D'Arc Jupiter v Fostel & Bonte (CS 47/2017)  SCSC 49 (30 January 2019);
Case dismissed. Plea in limine allowed the land having been co-owned at the time the promise of sale was signed by the first defendant.
 The Plaintiff in the case seeks an order from the Court to enforce the promise of sale by ordering the Defendants to transfer Parcel V17385 to the estate of the late Mr. Abbas Ally.
 The Plaintiff avers that she is the executrix of the estate of the late Abbas Ali Coeur de Lion, also known as Abbas Ally, who died in Seychelles on 15th June 2015.
 On 20th December 1995, Abbas Ally and the First Defendant entered into a Promise of sale for approximately 450 square metre of land that would be extracted from Parcel V8428. The First Defendant signed the promise of sale in his name and not as fiduciary.
 The sum of SCR 18, 000.00 was paid by Abbas Ally to the First Defendant as per the Promise of Sale but after the sub-division of parcel V8428 was completed, the sub-division was registered as Parcel V17385 in the names of the Defendants and not to the said Abbas Ally.
 The First Defendant defended the claim stating in effect that Parcel V8428 was co-owned and are the sub-divisions he could not and cannot on his own transfer the property to the Plaintiff.
 In effect the Second Defendant adopted the same position as the First Defendant in her Defence.
 The Defendants raised a plea in limine on the basis that the land was co-owned and as a result of the said co-ownership the Promise of Sale was null and void in that it was not entered into by the co-owners.
 The Defendants raised a further plea that the Plaintiff’s action was time barred.
 The Plaintiff submitted that at the time the Promise of Sale was entered into the First Plaintiff was the sole owner of Title V8428.
 Plaintiff’s counsel submitted that the Promise of Sale was signed on 20th December 1995. The late Abbas Ally passed away on 15th June 2015. The Plaintiff was appointed as executrix to the deceased estate on 6th November 2015. The present case was filed 2nd May 2017.
 In support of their plea counsels for the Defendants filed joint submissions to the effect that Parcel V8428 was co-owned even before the sub-division as per Article 818 of the Civil Code as well as settled law, rights of co-owners shall be held by a fiduciary through whom they shall act.
 As for the second limb of their plea in limine the Defendants’ argument is weak at best, merely saying that the deceased had 15 years to file a case which he didn’t and that must be indicative of him knowing that he didn’t have any chances of success in an action.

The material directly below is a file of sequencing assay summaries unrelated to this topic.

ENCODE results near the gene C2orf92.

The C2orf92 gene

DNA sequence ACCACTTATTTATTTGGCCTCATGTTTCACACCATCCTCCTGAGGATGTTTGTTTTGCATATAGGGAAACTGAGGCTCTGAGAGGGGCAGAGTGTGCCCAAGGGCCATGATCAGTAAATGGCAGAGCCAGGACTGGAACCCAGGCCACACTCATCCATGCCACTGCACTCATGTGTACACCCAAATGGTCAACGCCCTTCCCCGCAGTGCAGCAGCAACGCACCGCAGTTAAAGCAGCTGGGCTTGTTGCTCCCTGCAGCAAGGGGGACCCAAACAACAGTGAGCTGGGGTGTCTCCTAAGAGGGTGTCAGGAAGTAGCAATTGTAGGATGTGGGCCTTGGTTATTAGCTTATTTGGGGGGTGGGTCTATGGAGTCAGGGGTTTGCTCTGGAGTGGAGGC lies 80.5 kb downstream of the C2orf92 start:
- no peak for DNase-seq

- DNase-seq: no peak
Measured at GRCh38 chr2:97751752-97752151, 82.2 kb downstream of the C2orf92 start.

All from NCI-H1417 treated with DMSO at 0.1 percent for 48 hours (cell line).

The Plaintiff’s argument is not any stronger. The Plaintiff’s argument is that the deceased had mistakenly believed that the transfer had been effected and when she learned that it was not so she instructed counsel as per her duties as executrix.
 Neither argument is grounded in law. By virtue of being a plea in limine the objection should be grounded in law which it clearly isn’t. For that reason I will not take time to consider that part of the plea and reject it outright.
 As regards the first limb of the plea in limine the Defendants produced the certificate of official search for parcel V8428. The area is 5378 square metres and the proprietors are listed are Will Clifford Fostel ½ and Magda Germaine Dugasse ½. The fiduciaries are also Will Clifford Fostel and Magda Germaine Fostel.
 I note the cases referred to by counsel for the Defendants. In my view Sauzier JA sets out the position clearly in the case of Legras and Ors v Legras CA 6/86 finding t that ‘Article 818 of the Civil Code only affects the exercise of the right of co-ownership in so far as it relates to or involves the immovable property itself, individual co-owners remain vested with their real right of co-ownership in the property…, such real right of co-ownership, representing the share of the co-owner in the immovable property, may be transferred or transmitted to a co-owner or to a third party without the intervention of the fiduciary.’
 According to the case of Emmanuel v Gill SSC 128/1995, 11th July 1996 the court found that ‘a right of co-ownership may be transferred or transmitted to a co-owner or to a third party without the intervention of the fiduciary. Hence, the co-owner has the right to sell, the right to protect the right of the co-ownership and to take appropriate steps to recover any loss of rights without the intervention of an executor or fiduciary.’
 With regards to the case at hand, in entering into the promise of sale and agreeing to extract a portion of land from the co-owned parcel, V8428, the first defendant was not dealing with his right of co-ownership but with the property itself. He was not seeking to transfer his right of co-ownership to the Plaintiff but was seeking to extract a portion of the property to sell to the Plaintiff which could only be done by the fiduciary.
 In the circumstances I find in favour of the Defendants, the plea in limine is allowed. The Plaintiff having no cause of action against the Defendants, matter is dismissed.
 Each side shall bear their own costs.
Signed, dated and delivered at Ile du Port on this 30th day of January 2019